You may have come across marketing claiming that drinking alkaline water offers various health benefits, such as increased energy and reducing the risk of various diseases. Is there any scientific evidence to back up these claims? In this article, we will explore what alkaline water is, what it does in the body, and what the research says about its effects on health.
If you remember any of your basic chemistry, you will know that pH is a measure of how acidic or basic/alkaline a solution is, on a scale from 0 to 14. A pH of 7 is neutral, meaning neither acidic nor basic. A pH lower than 7 indicates acidity, while a pH higher than 7 indicates that the solution is alkaline or basic.
Drinking water comes out of the tap with a pH close to neutral, usually between 6.5 and 8.5. However, some companies produce branded bottled water treated to achieve a specific pH in the alkaline range, usually between 9 and 10.
One claim that you may have seen about alkaline water is that it helps adjust the pH in your body to a more favourable value. However, the evidence doesn’t really support this claim. The pH throughout most of our body is tightly controlled and kept within a very narrow range – between 7.35 and 7.45. This is ideal for many biological reactions and processes, including oxygen transportation, and any deviation from this range has serious health implications. Individual cells have multiple ways of controlling their own acidity, while the kidneys can quickly eliminate excess acids or bases from the body. There’s no evidence that drinking alkaline water has a meaningful effect on the pH of the blood or within your cells.
It does appear that alkaline water can buffer stomach acid and raise its pH to some extent. However, this effect is not long-lasting, as the stomach will produce more acid to maintain its ideal pH. There’s also not really any reason a healthy person would want to raise the pH of their stomach – low pH is necessary for proper digestion.
There is some evidence that pH might affect how rapidly water is absorbed. In the gut, water is absorbed via specialised protein channels called aquaporins. Protein function is very sensitive to pH (we’ve all tried the acidic lemon juice in milk thing) and alkaline environments seem to increase the permeability of the aquaporins, allowing water molecules to pass through them at a higher rate.
Based on that last point, you could expect that alkaline water might at least hydrate you better than lower-pH water. However, not all of the evidence agrees, and much of the evidence comes from high performance athletes, for whom the impact of faster water absorption would be much more consequential. Even then, the impact of the quantity of water you drink is going to be much higher than the rate at which that water is absorbed.
But wait, didn’t we already establish that the pH of the water you drink doesn’t affect the pH in your body? We did, and that’s still true in most cases, but there may be an exception in the case of high intensity exercise. Vigorous exercise produces lactic acid and carbon dioxide, both of which lower the pH of the blood. This is enough to lower blood pH significantly (though the body’s pH regulating systems increasingly compensate for this as exercise continues). It is possible that drinking alkaline water while exercising might have a meaningful performance impact by buffering this increased acid production. While there’s some evidence to support this for high intensity exercise, we need more of it.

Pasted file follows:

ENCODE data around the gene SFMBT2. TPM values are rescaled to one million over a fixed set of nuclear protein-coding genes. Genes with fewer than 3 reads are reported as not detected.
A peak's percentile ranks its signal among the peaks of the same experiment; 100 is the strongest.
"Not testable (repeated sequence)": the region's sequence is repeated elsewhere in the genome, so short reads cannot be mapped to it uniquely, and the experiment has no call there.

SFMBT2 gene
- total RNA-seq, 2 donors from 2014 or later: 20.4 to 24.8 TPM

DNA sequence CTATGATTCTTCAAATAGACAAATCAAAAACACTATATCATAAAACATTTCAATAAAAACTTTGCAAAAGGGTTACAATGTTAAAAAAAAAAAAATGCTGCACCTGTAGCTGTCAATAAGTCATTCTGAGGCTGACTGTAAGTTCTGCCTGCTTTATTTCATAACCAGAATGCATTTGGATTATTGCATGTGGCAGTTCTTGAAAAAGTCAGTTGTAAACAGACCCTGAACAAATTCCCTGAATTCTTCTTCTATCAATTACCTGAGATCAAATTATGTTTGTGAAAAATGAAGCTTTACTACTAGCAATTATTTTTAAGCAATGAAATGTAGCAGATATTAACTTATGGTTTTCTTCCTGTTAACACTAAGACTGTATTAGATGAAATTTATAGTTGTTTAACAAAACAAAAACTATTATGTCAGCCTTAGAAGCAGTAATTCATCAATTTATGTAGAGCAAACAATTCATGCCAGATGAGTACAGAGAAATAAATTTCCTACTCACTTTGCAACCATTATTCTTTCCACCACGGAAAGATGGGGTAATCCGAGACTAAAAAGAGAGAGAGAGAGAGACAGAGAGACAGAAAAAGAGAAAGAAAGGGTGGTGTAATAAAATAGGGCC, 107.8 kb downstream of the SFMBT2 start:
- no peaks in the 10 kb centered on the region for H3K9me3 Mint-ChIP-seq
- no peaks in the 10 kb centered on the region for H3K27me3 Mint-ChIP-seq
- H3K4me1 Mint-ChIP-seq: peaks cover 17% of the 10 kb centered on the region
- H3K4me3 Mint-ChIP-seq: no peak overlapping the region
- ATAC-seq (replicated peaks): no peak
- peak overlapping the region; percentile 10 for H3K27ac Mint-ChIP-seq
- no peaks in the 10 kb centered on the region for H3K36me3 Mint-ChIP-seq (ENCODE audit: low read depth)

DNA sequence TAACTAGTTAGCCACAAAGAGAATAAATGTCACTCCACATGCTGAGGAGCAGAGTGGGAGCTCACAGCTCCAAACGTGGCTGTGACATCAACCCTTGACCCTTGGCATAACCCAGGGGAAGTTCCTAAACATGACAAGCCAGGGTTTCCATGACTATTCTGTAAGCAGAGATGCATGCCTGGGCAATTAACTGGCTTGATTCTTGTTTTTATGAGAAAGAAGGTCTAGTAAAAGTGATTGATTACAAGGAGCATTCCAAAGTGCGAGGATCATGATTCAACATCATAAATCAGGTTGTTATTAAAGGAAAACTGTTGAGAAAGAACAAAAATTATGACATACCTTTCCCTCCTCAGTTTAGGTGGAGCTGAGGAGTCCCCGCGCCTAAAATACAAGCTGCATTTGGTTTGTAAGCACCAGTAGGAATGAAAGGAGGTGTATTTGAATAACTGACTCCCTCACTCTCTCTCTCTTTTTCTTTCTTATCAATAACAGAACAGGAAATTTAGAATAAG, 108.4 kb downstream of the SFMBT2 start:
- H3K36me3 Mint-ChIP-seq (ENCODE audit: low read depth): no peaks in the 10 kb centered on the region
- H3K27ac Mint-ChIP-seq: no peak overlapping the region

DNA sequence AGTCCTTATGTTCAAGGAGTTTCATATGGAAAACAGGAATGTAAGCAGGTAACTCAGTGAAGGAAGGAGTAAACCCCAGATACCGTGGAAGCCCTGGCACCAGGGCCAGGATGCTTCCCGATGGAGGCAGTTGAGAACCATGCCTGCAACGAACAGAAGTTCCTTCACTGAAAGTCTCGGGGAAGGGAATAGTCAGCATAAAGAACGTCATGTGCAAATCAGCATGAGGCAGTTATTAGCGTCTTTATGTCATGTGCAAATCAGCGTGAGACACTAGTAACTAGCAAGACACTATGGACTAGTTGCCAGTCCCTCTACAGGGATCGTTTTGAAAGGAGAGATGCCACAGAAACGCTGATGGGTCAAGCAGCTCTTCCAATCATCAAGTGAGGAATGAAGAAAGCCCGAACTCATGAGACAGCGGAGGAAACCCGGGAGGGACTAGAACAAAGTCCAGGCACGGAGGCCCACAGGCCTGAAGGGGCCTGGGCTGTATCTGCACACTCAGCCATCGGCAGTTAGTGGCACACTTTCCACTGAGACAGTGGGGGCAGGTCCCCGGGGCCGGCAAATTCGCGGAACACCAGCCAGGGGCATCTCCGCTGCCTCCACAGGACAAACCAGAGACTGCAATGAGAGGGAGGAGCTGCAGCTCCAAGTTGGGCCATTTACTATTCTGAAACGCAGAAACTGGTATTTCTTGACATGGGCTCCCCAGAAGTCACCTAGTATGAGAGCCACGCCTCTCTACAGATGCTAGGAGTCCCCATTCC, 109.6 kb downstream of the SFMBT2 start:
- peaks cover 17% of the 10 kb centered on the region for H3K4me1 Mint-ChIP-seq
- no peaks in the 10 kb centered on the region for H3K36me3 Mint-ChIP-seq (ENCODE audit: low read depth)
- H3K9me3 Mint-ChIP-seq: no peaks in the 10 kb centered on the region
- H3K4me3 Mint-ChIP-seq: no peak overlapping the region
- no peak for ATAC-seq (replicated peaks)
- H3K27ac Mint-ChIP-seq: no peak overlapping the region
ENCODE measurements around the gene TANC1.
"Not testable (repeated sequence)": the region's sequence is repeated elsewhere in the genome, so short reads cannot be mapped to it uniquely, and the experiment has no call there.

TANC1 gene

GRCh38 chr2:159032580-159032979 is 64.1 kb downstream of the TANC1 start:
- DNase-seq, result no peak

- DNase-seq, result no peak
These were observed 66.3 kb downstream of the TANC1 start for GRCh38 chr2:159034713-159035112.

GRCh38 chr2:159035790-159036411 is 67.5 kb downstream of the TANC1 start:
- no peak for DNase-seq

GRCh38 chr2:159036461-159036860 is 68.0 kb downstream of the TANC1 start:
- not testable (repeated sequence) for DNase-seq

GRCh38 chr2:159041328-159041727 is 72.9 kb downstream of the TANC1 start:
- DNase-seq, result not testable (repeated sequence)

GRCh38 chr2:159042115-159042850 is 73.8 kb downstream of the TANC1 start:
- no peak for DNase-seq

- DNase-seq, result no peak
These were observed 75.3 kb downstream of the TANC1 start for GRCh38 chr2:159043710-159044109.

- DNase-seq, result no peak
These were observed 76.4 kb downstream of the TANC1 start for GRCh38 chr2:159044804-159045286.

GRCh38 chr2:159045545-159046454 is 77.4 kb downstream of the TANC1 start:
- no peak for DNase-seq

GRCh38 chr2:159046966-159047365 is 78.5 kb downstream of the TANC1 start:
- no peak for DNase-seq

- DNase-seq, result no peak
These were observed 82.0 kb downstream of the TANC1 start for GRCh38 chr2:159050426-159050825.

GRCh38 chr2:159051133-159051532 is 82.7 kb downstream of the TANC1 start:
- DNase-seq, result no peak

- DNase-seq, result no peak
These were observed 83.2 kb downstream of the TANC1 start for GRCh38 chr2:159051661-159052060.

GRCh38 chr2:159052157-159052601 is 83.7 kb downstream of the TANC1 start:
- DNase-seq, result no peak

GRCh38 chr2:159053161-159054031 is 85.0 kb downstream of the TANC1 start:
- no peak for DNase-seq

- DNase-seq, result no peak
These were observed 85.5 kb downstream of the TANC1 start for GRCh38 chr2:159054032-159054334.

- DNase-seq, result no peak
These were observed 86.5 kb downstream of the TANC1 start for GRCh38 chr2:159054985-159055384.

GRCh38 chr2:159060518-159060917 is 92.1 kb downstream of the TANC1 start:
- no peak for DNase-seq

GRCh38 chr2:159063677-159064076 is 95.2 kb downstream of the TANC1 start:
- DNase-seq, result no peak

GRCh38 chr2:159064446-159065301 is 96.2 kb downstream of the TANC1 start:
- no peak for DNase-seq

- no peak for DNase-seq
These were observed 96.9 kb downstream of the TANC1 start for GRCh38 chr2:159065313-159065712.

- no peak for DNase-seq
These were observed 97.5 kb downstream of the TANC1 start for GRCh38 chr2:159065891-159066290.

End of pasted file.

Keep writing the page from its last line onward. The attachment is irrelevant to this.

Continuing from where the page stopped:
Disease prevention and anti ageing:
Many sellers of alkaline water claim that it can reduce the risk of various diseases including cancer, and even slow the ageing process. However, there’s very little good quality human evidence behind any of these claims. Proponents often cite anti-oxidant effects as the source of alkaline water’s benefits. While there is evidence to suggest that alkaline water protects isolated cells from oxidative damage, that’s very different to a human clinical trial showing that alkaline water reduces the risk of a specific disease.
Some also claim that alkaline water benefits people with acid reflux. A decade-old study proposed this based on alkaline water’s ability to buffer stomach acid and neutralise pepsin, the stomach’s main digestive enzyme. There are instances of alkaline water seeming to relieve reflux symptoms in very uncontrolled tests, but it doesn’t appear that any clinical trials have been carried out.
It’s worth noting that ‘natural’ alkaline water is the result of water flowing over rocks and picking up minerals such as magnesium, calcium and potassium. There may be some benefit to such water due to these minerals, but this has nothing to do the water’s pH, and is nothing that can’t be achieved through diet or supplementation.
So, there may be some benefits to alkaline water, but the evidence is pretty weak currently. Unless more evidence emerges, you’re probably much better off just drinking more water. Unlike alkaline water, there is actually some evidence that higher fluid intake is associated with slower ageing.
Title image by David Becker, Upslash
Potential benefits of pH 8.8 alkaline drinking water as an adjunct in the treatment of reflux disease: https://doi.org/10.1177/000348941212100702
Alkaline water improves exercise-induced metabolic acidosis and enhances anaerobic exercise performance in combat sport athletes https://doi.org/10.1371%2Fjournal.pone.0205708
Anti-Oxidative Effect of Weak Alkaline Reduced Water in RAW 264.7 Murine Macrophage Cells https://doi.org/10.3390/pr9112062
What is alkaline water and can it help with reflux? https://opa.org.uk/what-is-alkaline-water-and-can-it-help-with-reflux/
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